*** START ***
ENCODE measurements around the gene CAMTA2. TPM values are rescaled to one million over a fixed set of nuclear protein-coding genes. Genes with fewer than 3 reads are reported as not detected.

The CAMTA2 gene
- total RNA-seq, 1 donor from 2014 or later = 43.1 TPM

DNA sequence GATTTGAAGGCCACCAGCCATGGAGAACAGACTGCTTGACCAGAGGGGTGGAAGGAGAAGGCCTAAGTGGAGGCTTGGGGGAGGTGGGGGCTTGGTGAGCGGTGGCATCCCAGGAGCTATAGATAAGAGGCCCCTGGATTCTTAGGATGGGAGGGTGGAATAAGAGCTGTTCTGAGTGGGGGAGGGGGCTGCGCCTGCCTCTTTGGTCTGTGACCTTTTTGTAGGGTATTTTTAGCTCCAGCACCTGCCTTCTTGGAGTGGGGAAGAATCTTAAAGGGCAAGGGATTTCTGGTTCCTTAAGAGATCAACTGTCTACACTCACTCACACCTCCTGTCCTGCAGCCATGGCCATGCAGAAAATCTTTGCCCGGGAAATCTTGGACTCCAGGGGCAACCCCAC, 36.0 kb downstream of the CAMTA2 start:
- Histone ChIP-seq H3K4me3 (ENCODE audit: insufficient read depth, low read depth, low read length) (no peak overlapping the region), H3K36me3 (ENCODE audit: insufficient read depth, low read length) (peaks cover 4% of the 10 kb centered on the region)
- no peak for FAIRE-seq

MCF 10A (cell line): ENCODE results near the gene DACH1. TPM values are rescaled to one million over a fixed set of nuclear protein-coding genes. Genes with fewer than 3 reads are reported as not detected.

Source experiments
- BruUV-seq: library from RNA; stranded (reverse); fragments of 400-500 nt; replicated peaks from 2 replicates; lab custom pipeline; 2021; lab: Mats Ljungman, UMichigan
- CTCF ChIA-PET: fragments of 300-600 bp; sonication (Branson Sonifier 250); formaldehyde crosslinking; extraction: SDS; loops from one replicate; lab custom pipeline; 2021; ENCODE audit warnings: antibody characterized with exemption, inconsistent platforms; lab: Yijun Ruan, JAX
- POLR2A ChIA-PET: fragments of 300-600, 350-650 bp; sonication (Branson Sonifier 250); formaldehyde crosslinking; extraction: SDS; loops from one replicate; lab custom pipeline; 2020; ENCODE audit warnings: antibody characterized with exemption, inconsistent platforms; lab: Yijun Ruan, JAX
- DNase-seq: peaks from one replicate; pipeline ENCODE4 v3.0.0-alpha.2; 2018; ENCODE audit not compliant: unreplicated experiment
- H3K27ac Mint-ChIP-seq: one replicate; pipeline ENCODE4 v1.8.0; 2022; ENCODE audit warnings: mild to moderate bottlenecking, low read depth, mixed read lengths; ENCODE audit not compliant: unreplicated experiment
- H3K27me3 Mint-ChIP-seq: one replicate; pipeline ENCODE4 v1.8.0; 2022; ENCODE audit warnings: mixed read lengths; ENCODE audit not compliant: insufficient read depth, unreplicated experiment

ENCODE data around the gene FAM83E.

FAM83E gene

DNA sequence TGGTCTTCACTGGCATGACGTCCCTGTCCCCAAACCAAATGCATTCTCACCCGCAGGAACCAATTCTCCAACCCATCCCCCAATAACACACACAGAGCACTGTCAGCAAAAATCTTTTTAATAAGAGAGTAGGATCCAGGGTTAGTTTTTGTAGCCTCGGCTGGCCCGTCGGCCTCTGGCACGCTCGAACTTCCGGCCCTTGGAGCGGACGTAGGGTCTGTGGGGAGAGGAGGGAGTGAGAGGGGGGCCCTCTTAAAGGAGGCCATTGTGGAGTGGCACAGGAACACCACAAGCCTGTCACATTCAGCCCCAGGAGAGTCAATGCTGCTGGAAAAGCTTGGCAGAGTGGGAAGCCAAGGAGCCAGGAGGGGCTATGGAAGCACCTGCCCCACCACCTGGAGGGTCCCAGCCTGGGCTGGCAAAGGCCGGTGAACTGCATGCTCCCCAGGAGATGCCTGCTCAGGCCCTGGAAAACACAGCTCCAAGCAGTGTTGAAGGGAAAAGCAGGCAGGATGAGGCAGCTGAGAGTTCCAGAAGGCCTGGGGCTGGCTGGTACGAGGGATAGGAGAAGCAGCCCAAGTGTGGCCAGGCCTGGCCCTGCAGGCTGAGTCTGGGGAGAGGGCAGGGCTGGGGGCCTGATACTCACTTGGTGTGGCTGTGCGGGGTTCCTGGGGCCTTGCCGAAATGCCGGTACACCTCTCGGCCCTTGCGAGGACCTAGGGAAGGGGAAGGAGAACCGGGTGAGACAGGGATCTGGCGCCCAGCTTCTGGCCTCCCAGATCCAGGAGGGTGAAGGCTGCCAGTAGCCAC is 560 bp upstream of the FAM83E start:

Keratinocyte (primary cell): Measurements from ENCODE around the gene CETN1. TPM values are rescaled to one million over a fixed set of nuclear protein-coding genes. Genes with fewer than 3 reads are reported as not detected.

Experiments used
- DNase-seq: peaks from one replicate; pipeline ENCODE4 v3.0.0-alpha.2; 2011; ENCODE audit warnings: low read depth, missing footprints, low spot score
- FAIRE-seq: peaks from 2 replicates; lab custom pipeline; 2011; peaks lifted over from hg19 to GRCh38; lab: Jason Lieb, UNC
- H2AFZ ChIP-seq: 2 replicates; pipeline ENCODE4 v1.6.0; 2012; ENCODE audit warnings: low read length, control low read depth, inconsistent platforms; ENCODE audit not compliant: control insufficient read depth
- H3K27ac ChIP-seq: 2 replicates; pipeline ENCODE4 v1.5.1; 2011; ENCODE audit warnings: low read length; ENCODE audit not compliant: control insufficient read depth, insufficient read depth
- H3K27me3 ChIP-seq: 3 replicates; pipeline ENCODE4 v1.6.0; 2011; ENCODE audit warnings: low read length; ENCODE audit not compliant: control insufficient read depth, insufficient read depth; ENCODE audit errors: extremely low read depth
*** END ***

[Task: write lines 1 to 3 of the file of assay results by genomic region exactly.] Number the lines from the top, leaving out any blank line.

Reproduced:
ENCODE measurements around the gene CAMTA2. TPM values are rescaled to one million over a fixed set of nuclear protein-coding genes. Genes with fewer than 3 reads are reported as not detected.

The CAMTA2 gene
- total RNA-seq, 1 donor from 2014 or later = 43.1 TPM